The book deals with the relationship between the government of Botswana and its indigenous minority, known as Bushmen, San, Basarwa, or more recently N/oakwe, and tries to understand why the San people remain a marginalised minority in a country that since Independence in 1966 has committed itself to a democratic and non-racial agenda. The use of the concept 'indigenous' is controversial in Botswana and in the rest of Africa, and the book asks thought-provoking questions about the responsibility of the state, the role of the international community and the need for representative organisations. While there have been dozens of books published on the ethnography of the San, this is the first book that places them in the comparative context of indigenous peoples' struggle for recognition. An in-depth documentation and analysis is given of a series of events in 1992 and 1993 that were crucial in establishing San indigenous organisations and identities, and the emergent San organisations are followed from the communities in Kalahari to international meetings in Geneva.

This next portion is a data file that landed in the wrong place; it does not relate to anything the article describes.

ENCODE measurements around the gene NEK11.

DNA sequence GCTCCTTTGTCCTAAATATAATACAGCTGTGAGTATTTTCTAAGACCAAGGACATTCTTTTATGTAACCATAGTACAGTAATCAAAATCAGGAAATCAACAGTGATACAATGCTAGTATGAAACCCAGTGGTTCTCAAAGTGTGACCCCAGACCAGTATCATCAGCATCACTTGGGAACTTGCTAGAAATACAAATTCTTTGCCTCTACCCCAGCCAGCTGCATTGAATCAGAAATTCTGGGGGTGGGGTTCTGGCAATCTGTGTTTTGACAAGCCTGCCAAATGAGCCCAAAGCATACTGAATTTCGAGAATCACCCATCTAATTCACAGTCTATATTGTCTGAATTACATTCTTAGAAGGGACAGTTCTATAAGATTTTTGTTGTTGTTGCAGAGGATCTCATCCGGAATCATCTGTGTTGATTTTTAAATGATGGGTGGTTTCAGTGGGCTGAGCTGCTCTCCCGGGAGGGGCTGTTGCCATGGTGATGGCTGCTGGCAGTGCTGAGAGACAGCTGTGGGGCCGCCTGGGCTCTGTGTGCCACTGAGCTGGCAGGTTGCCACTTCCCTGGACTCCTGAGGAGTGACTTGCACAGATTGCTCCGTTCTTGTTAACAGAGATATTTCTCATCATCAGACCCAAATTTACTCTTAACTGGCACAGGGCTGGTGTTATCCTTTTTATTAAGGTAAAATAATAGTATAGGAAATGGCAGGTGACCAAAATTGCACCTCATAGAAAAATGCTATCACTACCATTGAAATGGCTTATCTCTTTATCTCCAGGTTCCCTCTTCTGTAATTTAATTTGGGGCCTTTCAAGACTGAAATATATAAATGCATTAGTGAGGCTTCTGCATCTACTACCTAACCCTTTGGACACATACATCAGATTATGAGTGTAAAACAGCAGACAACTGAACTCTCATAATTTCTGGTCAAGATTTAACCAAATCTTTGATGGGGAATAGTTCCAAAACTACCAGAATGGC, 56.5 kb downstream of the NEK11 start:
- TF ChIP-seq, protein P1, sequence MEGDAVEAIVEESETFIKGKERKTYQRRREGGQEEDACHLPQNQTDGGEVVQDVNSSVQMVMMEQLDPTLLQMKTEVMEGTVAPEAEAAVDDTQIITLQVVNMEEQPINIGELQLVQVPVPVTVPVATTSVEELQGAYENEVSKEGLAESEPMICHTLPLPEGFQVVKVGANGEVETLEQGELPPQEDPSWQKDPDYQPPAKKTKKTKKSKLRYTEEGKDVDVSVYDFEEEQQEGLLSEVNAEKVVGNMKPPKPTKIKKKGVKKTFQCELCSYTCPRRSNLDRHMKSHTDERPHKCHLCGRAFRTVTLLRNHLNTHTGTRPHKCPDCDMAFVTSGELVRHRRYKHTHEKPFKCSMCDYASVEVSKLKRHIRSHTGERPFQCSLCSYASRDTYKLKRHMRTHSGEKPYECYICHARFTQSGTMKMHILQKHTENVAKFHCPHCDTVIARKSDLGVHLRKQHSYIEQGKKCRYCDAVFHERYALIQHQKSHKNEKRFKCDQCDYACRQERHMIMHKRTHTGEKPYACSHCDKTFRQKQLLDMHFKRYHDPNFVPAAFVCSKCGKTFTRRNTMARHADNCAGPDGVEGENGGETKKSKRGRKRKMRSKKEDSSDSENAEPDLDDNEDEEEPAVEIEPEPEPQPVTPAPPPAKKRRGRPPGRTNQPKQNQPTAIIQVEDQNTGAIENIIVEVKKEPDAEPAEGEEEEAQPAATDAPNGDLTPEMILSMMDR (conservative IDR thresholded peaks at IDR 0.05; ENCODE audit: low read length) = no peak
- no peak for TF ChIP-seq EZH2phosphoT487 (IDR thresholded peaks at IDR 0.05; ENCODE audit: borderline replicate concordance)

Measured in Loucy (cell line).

Sidsel Saugestad is professor at the department of Social Anthropology, University of Troms°, Norway.
Keywords: anthropology, indigenous people